While the skyscrapers rule the distinctive skyline of Manhattan, New York City is also noted for its array of architectural styles from Classical to Gothic, Tudor Revival and Victorian. Why not study buildings in a city full of iconic ones?

Pratt, a partner school located in Brooklyn, is one university in New York City with a Master of Architecture (MArch) program. Students could learn about the very brownstones they live among as they study the different praxes that influence architectural design.

Compare this with a Master of Science in City and Regional Planning. Students could develop their grasp of community development, land use, and sustainability issues. NYC is a leader in the construction of energy-efficient green office buildings such as the Hearst Tower.iv

Want to sell, not build, real estate? Consider Pratt’s Master of Real Estate Practice (REP). Students in this program could learn to apply the core disciplines in real estate to develop, invest, and finance housing and urban development projects.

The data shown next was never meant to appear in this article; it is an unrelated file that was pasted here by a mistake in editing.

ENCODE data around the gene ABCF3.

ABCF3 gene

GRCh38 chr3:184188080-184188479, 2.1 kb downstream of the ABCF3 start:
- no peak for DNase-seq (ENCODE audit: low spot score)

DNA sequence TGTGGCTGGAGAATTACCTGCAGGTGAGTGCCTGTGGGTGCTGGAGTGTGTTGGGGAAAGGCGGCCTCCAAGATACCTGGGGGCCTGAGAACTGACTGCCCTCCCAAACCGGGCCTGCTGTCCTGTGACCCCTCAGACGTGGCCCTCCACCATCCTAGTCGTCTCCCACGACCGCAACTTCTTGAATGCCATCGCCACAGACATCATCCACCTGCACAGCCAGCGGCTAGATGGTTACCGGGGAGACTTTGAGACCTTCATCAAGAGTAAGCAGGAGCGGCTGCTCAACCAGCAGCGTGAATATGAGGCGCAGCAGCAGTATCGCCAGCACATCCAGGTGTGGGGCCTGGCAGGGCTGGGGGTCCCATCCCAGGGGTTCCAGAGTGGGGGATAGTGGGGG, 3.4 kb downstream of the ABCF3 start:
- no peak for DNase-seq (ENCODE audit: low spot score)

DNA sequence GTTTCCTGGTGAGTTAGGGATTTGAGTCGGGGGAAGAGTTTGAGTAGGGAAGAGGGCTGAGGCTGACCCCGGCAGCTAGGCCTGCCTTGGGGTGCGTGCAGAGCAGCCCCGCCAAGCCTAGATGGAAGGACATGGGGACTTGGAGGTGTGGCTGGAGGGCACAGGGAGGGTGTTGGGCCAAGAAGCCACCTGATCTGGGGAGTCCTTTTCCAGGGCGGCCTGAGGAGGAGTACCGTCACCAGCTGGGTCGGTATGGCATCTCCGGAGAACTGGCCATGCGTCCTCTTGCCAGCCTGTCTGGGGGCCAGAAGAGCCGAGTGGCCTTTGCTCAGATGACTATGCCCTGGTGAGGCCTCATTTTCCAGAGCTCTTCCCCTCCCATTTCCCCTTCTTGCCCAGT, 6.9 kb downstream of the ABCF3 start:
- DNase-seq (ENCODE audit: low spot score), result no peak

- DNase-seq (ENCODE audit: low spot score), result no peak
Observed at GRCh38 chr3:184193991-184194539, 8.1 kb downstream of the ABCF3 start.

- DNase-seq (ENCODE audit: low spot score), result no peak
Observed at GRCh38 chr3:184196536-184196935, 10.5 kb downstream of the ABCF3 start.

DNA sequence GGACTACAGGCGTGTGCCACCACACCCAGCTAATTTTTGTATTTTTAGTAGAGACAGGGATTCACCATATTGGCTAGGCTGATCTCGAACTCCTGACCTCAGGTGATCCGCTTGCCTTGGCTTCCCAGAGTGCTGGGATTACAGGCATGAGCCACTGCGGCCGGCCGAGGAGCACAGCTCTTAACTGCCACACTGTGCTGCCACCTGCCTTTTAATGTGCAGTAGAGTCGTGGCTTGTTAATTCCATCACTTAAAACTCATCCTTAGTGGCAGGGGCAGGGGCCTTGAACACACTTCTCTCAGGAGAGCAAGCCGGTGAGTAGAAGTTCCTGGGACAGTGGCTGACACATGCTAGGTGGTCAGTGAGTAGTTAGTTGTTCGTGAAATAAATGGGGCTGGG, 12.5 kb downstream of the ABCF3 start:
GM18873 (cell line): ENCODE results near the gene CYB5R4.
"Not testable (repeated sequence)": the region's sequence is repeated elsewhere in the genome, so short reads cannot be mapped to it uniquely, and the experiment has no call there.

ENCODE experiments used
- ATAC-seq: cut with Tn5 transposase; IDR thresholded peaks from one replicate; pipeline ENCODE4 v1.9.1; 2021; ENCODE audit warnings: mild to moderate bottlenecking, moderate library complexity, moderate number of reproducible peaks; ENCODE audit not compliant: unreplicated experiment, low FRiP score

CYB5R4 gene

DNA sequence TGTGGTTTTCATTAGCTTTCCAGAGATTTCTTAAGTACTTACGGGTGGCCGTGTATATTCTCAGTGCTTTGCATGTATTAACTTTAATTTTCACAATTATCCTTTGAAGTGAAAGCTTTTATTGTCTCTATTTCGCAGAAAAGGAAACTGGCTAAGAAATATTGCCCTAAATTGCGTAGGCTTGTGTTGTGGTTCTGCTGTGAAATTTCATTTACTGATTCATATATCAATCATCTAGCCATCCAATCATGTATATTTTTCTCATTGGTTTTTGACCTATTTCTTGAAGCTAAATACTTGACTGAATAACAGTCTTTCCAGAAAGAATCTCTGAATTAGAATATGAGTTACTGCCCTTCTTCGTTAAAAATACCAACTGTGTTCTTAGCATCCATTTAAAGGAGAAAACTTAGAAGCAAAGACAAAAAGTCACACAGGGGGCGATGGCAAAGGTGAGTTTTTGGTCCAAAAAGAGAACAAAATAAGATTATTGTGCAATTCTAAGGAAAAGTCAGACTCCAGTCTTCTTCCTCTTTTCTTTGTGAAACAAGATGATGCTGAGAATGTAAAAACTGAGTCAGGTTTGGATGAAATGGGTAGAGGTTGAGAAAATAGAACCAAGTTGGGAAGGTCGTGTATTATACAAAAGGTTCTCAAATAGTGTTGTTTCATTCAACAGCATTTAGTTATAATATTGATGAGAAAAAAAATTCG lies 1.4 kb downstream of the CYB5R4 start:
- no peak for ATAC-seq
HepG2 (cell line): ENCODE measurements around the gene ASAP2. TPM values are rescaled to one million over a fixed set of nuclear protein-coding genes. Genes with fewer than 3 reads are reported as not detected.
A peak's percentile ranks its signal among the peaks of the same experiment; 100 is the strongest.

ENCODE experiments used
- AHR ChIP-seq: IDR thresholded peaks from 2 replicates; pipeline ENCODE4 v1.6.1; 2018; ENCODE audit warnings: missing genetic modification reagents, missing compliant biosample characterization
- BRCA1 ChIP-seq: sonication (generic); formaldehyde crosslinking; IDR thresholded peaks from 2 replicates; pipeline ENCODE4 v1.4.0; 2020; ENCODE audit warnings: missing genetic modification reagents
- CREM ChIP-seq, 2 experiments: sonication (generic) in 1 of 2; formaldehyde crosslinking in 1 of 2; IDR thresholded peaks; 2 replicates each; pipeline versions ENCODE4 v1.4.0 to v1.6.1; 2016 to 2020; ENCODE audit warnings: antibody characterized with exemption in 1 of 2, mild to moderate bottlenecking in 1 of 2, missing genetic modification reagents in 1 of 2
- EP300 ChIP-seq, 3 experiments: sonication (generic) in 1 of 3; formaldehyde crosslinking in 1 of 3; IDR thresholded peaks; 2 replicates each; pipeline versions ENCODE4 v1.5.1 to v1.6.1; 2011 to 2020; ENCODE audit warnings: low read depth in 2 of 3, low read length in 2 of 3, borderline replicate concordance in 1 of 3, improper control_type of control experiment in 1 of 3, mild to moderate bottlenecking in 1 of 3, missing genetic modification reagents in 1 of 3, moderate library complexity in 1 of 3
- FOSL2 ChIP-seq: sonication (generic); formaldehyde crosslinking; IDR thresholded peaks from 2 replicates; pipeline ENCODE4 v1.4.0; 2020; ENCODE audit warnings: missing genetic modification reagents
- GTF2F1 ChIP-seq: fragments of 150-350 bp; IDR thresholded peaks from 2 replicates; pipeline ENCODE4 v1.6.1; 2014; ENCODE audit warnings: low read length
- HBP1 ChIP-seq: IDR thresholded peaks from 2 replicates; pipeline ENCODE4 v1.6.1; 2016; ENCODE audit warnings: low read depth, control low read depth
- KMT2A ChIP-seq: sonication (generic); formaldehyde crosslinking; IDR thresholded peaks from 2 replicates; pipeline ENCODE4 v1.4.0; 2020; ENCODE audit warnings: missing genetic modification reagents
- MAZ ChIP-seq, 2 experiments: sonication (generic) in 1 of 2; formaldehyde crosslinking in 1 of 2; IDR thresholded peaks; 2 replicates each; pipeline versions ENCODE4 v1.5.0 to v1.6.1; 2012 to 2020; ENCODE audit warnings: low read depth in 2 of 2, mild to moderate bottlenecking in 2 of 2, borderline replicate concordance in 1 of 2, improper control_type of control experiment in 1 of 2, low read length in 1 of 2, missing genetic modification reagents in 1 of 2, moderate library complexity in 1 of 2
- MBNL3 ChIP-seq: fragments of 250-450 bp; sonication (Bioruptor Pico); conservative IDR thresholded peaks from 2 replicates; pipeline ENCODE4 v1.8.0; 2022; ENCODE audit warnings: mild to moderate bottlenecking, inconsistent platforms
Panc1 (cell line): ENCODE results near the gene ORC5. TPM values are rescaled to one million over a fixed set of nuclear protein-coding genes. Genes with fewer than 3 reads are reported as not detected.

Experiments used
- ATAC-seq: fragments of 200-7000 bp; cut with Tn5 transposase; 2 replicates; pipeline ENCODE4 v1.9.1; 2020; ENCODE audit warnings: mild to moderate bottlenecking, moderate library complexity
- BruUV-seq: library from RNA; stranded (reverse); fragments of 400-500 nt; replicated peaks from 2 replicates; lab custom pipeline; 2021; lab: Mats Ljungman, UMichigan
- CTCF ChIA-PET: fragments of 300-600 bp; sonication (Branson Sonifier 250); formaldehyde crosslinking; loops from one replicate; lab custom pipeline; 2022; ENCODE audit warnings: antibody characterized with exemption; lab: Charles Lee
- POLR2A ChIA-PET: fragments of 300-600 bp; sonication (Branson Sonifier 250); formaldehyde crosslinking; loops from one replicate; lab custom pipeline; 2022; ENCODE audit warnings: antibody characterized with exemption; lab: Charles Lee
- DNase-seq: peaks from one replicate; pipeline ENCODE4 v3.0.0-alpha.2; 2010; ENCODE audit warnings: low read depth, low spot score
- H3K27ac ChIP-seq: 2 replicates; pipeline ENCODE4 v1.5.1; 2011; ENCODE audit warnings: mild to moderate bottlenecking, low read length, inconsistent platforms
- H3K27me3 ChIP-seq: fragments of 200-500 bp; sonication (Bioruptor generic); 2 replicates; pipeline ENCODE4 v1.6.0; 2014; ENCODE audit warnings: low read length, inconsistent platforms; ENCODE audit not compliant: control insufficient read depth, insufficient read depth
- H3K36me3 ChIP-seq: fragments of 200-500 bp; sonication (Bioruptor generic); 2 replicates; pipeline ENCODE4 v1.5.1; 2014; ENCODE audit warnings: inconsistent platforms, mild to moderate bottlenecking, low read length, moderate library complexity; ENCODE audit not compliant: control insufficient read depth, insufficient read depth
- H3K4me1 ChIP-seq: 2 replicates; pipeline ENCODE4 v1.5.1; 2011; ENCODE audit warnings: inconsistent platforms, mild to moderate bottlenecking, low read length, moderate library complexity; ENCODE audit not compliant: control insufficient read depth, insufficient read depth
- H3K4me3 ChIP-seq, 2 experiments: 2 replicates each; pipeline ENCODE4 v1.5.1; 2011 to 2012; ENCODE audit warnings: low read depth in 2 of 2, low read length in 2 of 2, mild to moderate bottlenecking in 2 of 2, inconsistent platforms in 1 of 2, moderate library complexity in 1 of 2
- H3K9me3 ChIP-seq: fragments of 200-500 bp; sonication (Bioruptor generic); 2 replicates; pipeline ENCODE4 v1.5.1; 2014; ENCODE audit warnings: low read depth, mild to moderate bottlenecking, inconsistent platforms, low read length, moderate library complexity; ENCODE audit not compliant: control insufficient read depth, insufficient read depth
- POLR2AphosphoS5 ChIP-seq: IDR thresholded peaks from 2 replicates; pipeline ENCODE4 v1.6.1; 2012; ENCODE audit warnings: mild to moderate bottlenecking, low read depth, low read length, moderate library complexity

MBA Programs in NYC

MBA programs in NYC provide students with the opportunity to build strong business and management skills. New York City is one of the metropolitan areas with the highest employment levels in business and financial occupations.v

One of the graduate schools in New York City with a Master of Business Administration program is partner school, Manhattan College. Students could enroll on a full- or part-time basis, and might choose an on-campus or online MBA format. Aside from coursework in accounting, data analysis, and stock market valuation, students might look for guidance to secure an appropriate internship.

Compare with a one-year Masters in Finance at partner school, Hult University. Students complete their Masters degree through an immersion in up to three of the world’s most influential cities: Boston, London, and New York. Live and study in Downtown Manhattan where you could get an insider’s look at Wall Street.

MFA Programs in NYC

Earn a Master of Fine Arts in New York City? Whether you are a visual artist, performer or digital media maven, NYC could be a great place to earn an MFA degree. Just think about the backdrop - Broadway and off-Broadway theaters, Carnegie Hall, the Museum Mile, and more.